The Federal Bureau of Investigation (FBI) has released photos and new details of the rescue operation that freed the 5-year-old Alabama boy held hostage for nearly a week in an underground bunker.
On Monday, Digital Journal reported 5-year-old Ethan was rescued by members of the FBI's Hostage Rescue Team after he had been held captive for 6 days. On Tuesday, the FBI released photos of the outside of the underground bunker where Ethan had been held, as well as details of the hostage rescue.
According to a CNN report, a source within the FBI stated surveillance drones were used so officials could constantly monitor the situation from above. A small camera was also slipped into the bunker, allowing negotiators and law enforcement officials to monitor what was happening within the bunker at all times. Officials refuse to say how they managed to get a camera into the bunker, only saying:
“It’s a technique we may want to use again, so we’re not being specific.”
Officials have also confirmed that a mock bunker was built near the site of the hostage standoff, enabling the hostage rescue team to practice various rescue attempt scenarios. An FBI source told CNN:
"Dykes built this bunker specifically for law enforcement not to get in and him to not get out."
FBI agents and Dale County negotiators used this pipe to communicate with Jimmy Dykes.
During the previous five days of the hostage situation, officials had been communicating with Dykes through a PVC pipe. While talking with negotiators, Dykes would ask for supplies and law enforcement officials would leave the requested supplies at the entrance of the bunker. On Monday, after negotiations began to "deteriorate" and law enforcement officials saw Dykes holding a gun, they believed the Ethan was in "imminent danger" and decided to use the supply routine to execute a rescue attempt.
A CBS News report states members of the hostage rescue team waited outside the door of the bunker after Dykes asked for supplies. When Dykes climbed the 8 foot ladder and opened the bunker's door, he was off-balance. Members of the rescue team dropped two stun-grenades into the bunker, disorienting Dykes. The four member team then entered the bunker and secured Ethan. Dykes reportedly fired once at team members, but missed. The team returned fire, but FBI spokesman Jason Pack would not say whether the rescue team shot Dykes'. Although FBI officials refuse to confirm whether Dykes died of a self inflicted gun shot wound, or if agents shot him, Pack did say members of the Washington D.C. "shooting review board" are on their way to the scene to investigate the incident.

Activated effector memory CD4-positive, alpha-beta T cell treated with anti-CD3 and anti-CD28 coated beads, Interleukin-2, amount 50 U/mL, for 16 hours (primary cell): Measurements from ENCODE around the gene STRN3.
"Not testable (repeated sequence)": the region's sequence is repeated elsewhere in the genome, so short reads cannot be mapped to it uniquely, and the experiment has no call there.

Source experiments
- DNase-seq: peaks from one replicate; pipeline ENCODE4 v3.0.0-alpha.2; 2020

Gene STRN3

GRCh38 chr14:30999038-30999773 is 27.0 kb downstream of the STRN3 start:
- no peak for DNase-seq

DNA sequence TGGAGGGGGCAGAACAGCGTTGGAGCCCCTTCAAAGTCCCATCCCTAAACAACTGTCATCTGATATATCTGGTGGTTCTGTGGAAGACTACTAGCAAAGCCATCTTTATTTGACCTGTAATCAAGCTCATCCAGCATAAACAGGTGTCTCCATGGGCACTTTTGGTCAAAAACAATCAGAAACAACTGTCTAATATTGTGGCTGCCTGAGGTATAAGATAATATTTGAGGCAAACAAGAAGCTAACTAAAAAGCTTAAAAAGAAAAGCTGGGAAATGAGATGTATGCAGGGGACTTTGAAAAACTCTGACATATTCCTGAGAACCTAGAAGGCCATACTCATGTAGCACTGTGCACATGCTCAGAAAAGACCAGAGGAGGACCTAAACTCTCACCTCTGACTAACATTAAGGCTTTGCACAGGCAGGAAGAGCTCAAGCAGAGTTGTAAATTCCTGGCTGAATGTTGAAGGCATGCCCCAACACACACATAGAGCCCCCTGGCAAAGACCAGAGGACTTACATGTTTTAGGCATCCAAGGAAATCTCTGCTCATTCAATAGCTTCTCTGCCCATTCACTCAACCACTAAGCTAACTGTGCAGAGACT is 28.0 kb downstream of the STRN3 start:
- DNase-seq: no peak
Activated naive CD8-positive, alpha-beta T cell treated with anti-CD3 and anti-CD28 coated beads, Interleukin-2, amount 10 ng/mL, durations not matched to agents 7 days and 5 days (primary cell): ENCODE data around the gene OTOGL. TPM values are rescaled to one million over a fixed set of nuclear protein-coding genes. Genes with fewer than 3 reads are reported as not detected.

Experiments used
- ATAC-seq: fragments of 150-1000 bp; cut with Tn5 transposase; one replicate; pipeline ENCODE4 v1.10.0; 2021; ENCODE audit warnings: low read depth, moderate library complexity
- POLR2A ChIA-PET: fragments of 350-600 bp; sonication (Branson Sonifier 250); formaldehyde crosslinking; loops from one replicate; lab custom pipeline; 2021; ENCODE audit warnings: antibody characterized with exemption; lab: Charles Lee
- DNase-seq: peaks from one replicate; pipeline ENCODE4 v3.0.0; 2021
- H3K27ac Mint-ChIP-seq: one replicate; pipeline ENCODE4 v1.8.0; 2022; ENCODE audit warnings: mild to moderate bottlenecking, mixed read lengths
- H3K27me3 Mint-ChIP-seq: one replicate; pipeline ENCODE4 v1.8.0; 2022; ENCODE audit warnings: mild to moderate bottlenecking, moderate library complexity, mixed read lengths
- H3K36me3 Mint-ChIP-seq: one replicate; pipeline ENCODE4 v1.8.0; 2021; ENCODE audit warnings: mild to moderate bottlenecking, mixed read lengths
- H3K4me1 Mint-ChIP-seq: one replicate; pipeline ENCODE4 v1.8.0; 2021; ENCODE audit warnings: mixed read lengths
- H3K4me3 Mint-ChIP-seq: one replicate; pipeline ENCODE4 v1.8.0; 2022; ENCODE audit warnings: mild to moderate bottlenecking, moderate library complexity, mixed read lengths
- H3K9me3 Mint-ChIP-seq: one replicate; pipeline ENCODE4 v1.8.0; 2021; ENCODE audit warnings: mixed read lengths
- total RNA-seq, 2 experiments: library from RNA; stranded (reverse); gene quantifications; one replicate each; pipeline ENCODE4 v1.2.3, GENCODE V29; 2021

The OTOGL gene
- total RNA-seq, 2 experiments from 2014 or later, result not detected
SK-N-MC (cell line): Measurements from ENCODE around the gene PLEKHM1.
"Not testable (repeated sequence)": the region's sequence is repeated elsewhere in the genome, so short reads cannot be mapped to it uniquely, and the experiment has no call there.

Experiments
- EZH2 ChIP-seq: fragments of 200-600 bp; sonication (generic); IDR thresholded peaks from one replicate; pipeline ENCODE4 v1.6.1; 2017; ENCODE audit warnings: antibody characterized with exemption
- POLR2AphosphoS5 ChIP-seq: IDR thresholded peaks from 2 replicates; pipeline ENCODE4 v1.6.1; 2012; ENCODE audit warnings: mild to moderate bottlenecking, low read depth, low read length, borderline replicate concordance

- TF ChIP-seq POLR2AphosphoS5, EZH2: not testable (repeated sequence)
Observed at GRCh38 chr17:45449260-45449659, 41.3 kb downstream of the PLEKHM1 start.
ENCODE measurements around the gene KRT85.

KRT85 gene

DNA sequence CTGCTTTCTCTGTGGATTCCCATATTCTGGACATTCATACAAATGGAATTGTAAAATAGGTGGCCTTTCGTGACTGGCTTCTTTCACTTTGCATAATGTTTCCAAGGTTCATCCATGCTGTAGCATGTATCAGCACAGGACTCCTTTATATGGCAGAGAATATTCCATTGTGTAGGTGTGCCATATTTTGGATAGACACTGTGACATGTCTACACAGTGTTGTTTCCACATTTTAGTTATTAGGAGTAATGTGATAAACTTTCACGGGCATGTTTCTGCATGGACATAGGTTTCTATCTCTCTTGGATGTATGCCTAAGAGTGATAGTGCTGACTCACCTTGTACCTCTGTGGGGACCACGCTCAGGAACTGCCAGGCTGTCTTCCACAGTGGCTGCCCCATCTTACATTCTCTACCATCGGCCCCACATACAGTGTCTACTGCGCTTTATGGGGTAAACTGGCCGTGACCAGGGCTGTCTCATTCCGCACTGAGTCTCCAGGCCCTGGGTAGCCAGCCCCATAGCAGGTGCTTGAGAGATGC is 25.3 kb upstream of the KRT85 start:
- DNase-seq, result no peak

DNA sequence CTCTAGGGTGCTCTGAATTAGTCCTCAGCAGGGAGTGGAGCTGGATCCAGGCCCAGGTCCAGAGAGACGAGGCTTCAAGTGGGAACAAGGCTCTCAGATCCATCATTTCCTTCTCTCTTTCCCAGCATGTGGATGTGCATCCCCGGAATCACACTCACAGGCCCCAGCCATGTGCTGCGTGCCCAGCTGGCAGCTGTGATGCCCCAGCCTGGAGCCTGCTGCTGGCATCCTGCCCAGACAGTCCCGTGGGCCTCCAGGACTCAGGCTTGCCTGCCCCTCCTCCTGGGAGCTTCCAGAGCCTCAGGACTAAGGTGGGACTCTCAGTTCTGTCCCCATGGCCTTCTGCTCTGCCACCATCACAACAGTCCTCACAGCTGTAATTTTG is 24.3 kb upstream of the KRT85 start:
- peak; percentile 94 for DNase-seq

A tent covers the bunker where where a 5-year-old child was rescued by law enforcement after being held for nearly a week. FBI agents placed the blue tent over the bunker to protect evidence below.
Steve Richardson, Special Agent in Charge of the FBI's Mobile, Alabama office, said members of the FBI's Hazardous Devices Operations team are still on the scene clearing any "potential explosives" that remain in or around the bunker and Dykes' home. The FBI's Evidence Response Team is also on scene, ready to process the area as soon as it is declared safe. An independent review team from Washington, D.C. is en route to assess the scene as well. No motive for the kidnapping has been released and investigators will only say:
"There are a variety of events that may have led to this,. But they are very complex."